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After enduring months of bitter and costly defensive combat at Stalingrad, on 19 November 1942, Red Army forces struck a massive blow against the hitherto triumphant German Army. To the Germans' utter consternation, within one week Soviet forces encircled German Sixth Army in the deadly Stalingrad cauldron. Ten weeks later, the army's tattered remnants surrendered, ending the most famous battle of the German-Soviet War.
History states the titanic Battle of Stalingrad altered the course of war on the German Eastern Front and set the Wehrmacht and German Reich on its path toward utter and humiliating defeat. History accorded enduring fame to the victors of Stalingrad. The victorious Red Army seemingly never again suffered strategic or significant operational defeat1. The architects of the Stalingrad victory entered the annals of military history as unvanquished heroes who led the subsequent Soviet march to victory. Foremost among them was Marshal of the Soviet Union Georgiy Konstantinovich Zhukov, the hero of Moscow, Stalingrad, Kursk, and Berlin.
History, however, has misinformed us. The muses of history are fickle. They record only what was reported and ignore what was not. The adage, "To the victors belong the spoils," applies to history as well as war. As a spoil of war, history also exerts a powerful influence over future generations. Nowhere has this been more evident than in the case of Germany's war on the Eastern Front. The victorious Germans proudly recounted the triumphant course of the war to late 1942. Thereafter, the victorious Soviets proclaimed their martial feats, and few Germans disputed them.
The place names of 1941 and 1942 fame, such as Minsk, Kiev, Smolensk, and Kharkov, properly evoke images of German triumph, while the names Moscow, Stalingrad, Kursk, Byelorussia, and Berlin resound as unqualified Soviet victories. These images, however, are deceptive and flawed. For example, despite the impressive German advances in 1941 and 1942, German Operations Barbarossa and Blau [Blue] failed, Moscow and Leningrad remained in Soviet hands, and catastrophic German defeats followed, which culminated in the destruction of the German Reich.
Likewise, the history of the later war years has misled us to an even greater extent by failing to qualify seemingly unending Soviet battlefield success. Understandably, the Soviets were quite reluctant to tarnish their record, and the Germans often avoided the unpleasantness by simply attributing defeat to a demented Hitler and overwhelming Soviet strength. The resulting Soviet combat record thus resembled a seamless, unblemished march to inevitable victory. This flawed historical mosaic has perverted the war's history by masking numerous Soviet failures and defeats, which punctuated the Red Army's admittedly victorious march. It has also elevated the reputations of certain victorious Soviet commanders such as G. K. Zhukov and I. S. Konev to almost superhuman proportions, covering up the fact that, after all, they too were human and, as such, demonstrated characteristic human weaknesses.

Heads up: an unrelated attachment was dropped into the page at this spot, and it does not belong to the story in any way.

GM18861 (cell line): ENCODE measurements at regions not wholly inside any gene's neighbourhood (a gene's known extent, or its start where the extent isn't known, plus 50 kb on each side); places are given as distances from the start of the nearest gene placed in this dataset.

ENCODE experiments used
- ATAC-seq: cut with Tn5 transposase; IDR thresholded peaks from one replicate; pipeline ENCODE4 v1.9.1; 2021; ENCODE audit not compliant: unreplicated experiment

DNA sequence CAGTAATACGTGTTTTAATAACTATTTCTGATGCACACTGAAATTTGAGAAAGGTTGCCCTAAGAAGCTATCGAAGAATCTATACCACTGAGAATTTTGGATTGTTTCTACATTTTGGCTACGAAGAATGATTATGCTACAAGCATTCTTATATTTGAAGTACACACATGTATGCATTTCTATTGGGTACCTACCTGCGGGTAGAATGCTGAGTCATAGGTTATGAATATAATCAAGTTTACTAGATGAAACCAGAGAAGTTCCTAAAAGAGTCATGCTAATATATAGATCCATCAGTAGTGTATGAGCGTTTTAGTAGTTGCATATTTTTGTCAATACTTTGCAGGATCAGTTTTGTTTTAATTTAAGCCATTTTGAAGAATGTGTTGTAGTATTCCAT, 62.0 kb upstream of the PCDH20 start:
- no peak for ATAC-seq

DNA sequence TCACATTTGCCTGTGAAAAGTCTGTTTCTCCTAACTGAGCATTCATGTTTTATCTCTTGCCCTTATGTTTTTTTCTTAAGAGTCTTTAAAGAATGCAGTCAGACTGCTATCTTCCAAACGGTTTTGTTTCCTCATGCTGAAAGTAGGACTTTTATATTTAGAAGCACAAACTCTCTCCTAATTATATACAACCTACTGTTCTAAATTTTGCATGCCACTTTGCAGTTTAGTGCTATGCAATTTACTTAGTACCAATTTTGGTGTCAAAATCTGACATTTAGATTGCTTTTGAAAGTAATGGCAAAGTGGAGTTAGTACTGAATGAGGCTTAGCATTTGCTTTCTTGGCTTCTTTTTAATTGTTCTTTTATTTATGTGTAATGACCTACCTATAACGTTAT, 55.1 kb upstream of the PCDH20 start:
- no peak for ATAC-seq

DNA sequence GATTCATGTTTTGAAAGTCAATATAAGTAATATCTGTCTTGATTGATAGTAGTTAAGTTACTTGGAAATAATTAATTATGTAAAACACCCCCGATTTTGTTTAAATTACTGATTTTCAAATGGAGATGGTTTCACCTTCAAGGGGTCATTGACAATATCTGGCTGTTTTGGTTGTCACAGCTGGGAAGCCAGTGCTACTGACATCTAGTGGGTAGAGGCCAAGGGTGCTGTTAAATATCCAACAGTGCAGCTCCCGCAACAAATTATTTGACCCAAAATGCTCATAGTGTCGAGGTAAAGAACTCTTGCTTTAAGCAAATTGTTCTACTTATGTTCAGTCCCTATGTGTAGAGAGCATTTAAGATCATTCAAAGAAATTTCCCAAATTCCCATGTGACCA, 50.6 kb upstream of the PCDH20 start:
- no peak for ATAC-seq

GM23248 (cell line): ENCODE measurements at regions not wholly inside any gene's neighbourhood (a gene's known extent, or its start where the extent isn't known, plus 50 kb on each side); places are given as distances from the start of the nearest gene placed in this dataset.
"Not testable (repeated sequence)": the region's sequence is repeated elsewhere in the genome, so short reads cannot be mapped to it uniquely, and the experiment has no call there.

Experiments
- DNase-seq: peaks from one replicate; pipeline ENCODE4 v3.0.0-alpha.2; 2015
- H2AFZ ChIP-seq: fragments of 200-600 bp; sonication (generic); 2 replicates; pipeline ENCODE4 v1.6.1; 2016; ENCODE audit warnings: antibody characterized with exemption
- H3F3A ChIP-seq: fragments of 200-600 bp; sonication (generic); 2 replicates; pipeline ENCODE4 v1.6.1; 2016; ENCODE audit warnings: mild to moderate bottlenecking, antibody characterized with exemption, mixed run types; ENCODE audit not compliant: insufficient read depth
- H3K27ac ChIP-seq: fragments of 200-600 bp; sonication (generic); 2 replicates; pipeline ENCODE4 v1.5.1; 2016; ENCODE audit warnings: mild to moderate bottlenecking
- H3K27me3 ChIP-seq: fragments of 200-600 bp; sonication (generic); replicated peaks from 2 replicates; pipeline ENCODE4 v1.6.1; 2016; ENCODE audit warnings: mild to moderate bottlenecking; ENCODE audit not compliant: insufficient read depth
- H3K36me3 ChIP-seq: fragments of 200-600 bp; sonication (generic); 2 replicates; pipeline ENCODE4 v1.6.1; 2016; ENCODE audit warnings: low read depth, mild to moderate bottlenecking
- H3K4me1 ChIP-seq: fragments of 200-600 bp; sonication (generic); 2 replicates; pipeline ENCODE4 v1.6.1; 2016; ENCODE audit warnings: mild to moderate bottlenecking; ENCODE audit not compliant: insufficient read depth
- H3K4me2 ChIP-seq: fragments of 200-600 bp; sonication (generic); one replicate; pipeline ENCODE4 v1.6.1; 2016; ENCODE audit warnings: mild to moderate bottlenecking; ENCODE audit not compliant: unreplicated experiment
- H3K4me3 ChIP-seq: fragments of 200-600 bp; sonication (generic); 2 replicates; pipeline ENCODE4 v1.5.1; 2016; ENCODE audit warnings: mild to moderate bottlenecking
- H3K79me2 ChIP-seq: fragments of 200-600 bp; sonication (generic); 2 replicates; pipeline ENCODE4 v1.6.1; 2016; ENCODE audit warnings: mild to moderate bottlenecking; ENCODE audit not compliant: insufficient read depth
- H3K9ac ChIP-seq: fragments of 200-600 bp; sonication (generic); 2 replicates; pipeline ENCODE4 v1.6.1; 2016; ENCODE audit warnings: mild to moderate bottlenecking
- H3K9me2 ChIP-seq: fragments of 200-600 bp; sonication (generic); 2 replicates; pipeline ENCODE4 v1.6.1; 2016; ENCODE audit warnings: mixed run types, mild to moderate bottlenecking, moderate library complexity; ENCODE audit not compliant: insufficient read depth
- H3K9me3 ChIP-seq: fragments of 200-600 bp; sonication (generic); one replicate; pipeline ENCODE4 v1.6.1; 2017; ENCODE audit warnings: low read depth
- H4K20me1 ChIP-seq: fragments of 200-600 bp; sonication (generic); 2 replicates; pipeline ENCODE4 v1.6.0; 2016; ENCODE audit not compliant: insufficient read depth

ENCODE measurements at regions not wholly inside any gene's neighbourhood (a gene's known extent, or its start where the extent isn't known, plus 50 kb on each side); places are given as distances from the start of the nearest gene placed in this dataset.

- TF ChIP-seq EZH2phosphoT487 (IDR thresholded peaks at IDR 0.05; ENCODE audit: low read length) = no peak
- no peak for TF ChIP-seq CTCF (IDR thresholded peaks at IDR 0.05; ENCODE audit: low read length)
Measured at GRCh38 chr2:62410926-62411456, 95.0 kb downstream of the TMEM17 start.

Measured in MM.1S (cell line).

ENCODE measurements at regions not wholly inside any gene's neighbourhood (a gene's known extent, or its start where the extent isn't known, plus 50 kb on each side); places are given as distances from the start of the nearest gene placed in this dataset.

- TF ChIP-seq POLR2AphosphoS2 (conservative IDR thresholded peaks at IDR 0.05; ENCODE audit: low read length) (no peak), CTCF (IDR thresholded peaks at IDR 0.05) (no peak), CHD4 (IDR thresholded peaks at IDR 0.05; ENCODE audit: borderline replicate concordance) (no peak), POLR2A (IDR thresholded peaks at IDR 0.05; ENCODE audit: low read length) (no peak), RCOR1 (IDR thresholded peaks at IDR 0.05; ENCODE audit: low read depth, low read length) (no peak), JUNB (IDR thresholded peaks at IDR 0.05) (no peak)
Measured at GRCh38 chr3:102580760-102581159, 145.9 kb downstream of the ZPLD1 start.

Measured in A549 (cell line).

This article begins the process of correcting the historical record of this most terrible war by identifying the flaws and by placing those famous battles, which have already been recorded and extolled, in their proper context. This is an impartial process, for almost as much has been forgotten about the period of German victory before late 1942 as has been forgotten about the Soviet triumphant march after late 19422.
Soviet Operation Mars is the most glaring instance where the historiography of the German-Soviet War has failed us3. Originally planned for late-October 1942, but postponed until 25 November, Operation Mars was intended to be a companion piece to Operation Uranus, the code-name for the Soviet's Stalingrad strategic counteroffensive. By conducting Operations Mars and Uranus, the Soviet Stavka [Headquarters of the High Command] sought to regain the strategic initiative on the Eastern Front and set the Red Army on the path to total victory. Planned and conducted by Marshal G. K. Zhukov and a host of other famous Soviet generals and appropriately named for the God of War, Operation Mars formed the centerpiece of Soviet strategic designs in fall 1942. Its immense scale and ambitious strategic intent made Operation Mars at least as important as Operation Uranus and likely more important. In its fickleness, however, history has forgotten Operation Mars because it failed, while it has extolled Operation Uranus because it succeeded.
Today, sufficient German and Soviet archival materials are available to permit correction of this historical mistake and to commemorate properly the sacrifices of the half million Red Army soldiers and the many Germans who fell during the operation, a figure which exceeds the military death toll of the United States Armed Forces throughout the entire war.
© THE RUSSIAN BATTLEFIELD, 1998-2011